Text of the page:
"Supplemented with omega-3 alpha linolenic acid"

Omega-3 can help laying hens avoid bone damage
Published on 28 January 2013, 06:47

Most of us are aware of the potential health benefits of omega-3 found
in fish oil and flax seed. Now researchers have found that omega-3
could help laying hens avoid bone damage, which affects millions of
hens each year, and the research may also help human patients
suffering from osteoporosis.

The three-year research project, led by Dr John Tarlton and colleagues
from the University of Bristol’s School of Veterinary Sciences,
investigated the benefits of omega-3 supplemented diets in laying
hens. They looked at the full biochemical and cellular mechanisms
through which omega-3 is able to improve bone health. This study,
published in the journal BONE, could also have potential benefits for
human osteoporosis, a disease that affects almost three million people
in the UK.

Free range hens housed in full scale commercial systems were provided
diets supplemented with omega-3 alpha linolenic acid, and the skeletal
benefits were investigated by comparison to standard diets rich in
omega-6 linoleic acid.

The research group found a 40 to 60 per cent reduction in keel bone
breakage rate and a corresponding reduction in breakage severity in
the omega-3 supplemented hens, compared with standard diets. There was
also significantly greater bone mineral density, alongside
improvements in bone structure.

The mechanical properties of the omega-3 supplemented hens were also
improved, with strength, toughness and stiffness demonstrating
substantial increases. Osteoblast and osteoclast markers both showed
increases with the omega-3 diets, indicating enhanced bone turnover.
This was corroborated by the significantly lower levels of the mature
collagen crosslinks, with a corresponding shift in the mature/immature
crosslink ratio.

Dr John Tarlton, Senior Research Fellow in Veterinary Pathology and
Infection and Immunity, said: “Bone fragility due to osteoporotic
changes in laying hens is a major economic and welfare problem, with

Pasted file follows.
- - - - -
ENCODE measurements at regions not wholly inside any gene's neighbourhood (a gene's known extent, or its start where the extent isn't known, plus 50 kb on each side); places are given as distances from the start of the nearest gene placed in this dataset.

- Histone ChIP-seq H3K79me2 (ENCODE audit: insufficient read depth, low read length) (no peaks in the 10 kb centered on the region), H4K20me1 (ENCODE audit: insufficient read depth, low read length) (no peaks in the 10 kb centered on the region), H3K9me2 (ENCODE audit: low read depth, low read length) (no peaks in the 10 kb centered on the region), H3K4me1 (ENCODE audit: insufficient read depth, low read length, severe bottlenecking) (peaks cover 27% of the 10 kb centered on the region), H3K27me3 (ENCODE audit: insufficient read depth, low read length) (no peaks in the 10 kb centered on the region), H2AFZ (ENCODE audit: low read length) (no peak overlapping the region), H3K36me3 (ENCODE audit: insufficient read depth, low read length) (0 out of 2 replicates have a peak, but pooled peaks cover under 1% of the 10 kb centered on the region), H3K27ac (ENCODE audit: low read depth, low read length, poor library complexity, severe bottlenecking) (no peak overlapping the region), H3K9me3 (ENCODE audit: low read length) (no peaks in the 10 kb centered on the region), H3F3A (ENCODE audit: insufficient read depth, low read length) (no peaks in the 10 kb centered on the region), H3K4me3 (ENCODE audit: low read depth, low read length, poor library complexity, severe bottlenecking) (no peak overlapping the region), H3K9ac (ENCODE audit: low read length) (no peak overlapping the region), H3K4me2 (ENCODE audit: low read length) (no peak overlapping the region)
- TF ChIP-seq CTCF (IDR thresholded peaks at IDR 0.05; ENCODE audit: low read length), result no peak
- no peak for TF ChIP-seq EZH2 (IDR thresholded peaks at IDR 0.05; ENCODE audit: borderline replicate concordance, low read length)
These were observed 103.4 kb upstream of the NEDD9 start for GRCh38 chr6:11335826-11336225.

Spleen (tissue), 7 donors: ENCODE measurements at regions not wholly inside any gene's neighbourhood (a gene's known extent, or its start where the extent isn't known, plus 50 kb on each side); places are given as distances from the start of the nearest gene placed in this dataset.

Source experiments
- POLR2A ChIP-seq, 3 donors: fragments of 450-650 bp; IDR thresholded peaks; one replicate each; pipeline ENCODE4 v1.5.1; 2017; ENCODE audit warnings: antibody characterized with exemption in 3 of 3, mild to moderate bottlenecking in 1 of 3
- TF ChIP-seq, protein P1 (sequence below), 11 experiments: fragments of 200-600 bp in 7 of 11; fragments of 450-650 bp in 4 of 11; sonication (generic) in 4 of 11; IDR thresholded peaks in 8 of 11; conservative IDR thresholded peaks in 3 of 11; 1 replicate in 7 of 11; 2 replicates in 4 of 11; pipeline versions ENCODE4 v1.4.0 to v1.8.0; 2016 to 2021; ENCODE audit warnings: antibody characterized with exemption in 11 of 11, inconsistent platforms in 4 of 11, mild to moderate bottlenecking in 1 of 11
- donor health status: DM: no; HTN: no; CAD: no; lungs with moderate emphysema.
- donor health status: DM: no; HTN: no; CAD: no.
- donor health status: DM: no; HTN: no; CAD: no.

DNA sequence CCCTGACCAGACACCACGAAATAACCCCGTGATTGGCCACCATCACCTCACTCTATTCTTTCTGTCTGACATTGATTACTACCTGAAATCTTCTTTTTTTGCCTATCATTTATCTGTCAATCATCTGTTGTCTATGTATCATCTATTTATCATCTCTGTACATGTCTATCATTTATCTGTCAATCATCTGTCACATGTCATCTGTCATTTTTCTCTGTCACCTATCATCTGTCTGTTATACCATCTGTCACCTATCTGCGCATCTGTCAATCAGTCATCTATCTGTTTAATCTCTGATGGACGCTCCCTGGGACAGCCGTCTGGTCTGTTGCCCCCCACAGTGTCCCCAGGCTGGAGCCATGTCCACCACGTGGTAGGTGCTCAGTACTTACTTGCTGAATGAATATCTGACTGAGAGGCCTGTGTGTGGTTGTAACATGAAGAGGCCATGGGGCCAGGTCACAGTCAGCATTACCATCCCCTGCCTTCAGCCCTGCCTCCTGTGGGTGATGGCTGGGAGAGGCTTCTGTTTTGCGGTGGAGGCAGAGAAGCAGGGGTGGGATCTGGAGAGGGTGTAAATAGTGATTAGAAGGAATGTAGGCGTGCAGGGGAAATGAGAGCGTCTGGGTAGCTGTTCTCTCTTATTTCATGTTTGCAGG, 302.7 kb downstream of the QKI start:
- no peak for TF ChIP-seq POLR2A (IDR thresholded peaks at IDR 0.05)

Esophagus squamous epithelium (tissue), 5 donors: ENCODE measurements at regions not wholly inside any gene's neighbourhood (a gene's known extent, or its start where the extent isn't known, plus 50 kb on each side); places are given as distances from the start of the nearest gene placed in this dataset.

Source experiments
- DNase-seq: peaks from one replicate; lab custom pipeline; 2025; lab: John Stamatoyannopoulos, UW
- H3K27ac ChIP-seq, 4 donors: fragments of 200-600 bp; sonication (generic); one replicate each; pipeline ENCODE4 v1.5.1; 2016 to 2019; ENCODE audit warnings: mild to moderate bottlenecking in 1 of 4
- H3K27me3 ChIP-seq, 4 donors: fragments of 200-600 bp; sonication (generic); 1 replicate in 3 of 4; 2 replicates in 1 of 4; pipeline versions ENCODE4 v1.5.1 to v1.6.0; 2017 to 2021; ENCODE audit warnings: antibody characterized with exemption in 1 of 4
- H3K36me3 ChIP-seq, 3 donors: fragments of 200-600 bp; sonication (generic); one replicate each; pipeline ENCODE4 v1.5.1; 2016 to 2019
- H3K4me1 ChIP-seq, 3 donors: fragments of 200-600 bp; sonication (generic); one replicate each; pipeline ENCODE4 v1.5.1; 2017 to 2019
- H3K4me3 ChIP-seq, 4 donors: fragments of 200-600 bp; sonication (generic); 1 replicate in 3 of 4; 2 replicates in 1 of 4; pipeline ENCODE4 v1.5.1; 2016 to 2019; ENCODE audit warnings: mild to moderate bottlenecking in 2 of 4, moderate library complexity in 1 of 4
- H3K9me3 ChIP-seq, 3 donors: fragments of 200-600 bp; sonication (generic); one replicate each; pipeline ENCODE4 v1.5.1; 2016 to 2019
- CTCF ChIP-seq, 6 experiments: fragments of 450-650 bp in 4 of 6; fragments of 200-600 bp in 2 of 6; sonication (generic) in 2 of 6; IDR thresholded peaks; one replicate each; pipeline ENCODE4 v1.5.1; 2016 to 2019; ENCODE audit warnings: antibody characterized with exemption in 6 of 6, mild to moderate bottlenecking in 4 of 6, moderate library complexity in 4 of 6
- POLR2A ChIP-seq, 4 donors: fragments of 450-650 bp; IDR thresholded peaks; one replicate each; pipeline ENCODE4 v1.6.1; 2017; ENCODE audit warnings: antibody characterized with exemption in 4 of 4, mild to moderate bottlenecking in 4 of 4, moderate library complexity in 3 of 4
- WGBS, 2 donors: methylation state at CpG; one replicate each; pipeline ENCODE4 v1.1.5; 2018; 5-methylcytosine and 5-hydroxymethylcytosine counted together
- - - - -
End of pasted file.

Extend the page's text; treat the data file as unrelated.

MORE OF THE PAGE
our recent estimates of breakage rates indicating up to 95 per cent of
free range hens suffer breaks during lay in some housing systems.”

Dr Michael Toscano, Research Associate working with Dr Tarlton, added:
“The improved skeletal health in laying hens could correspond to as
many as 68 million fewer hens suffering keel fractures in the EU each
year. Also, our research findings on the mechanisms of improved bone
strength may help human patients suffering from osteoporosis.”

Dr Tarlton explained: “The omega-3 and omega-6 polyunsaturated fatty
acids (PUFAs) are the immediate precursors to a number of important
mediators of immunity, inflammation and bone function, with products
of omega-6 generally thought to promote inflammation and favour bone
resorption.”

Western diets generally provide a ten to 20-fold deficit in omega-3
PUFAs compared with omega-6, and this is thought to have contributed
to the marked rise in incidence of many disorders of modern human
societies, such as heart disease, colitis and perhaps osteoporosis.
Many of our food production animals, fed on grains rich in omega-6,
are also exposed to a dietary deficit in omega-3, with perhaps similar
health consequences.

The research study was funded by the Department for Environment, Food
and Rural Affairs (Defra), the Biotechnology and Biological Sciences
Research Council (BBSRC), and industrial partner, Noble Foods, the
UK’s leading egg marketing company.

Paper: Reduced bone breakage and increased bone strength in free range
laying hens fed omega-3 polyunsaturated fatty acid supplemented diets,
John F Tarlton, Lindsay J Wilkins, Michael J Toscano, Nick C Avery,
Lynda Knott, BONE, Volume 52, Issue 2, February 2013, Pages 578-586.

Contact: Joanne Fryer - Press Officer, Tel: +44 (0)117 33 17276,
Email: [email protected]

Categories: Omega-3 Fish oil Flax seed Bones Bone damage Osteoporosis
omega-3 supplemented diet Bone Health Omega-3 alpha linolenic acid
Omega-6 linoleic acid


Source: University of Bristol


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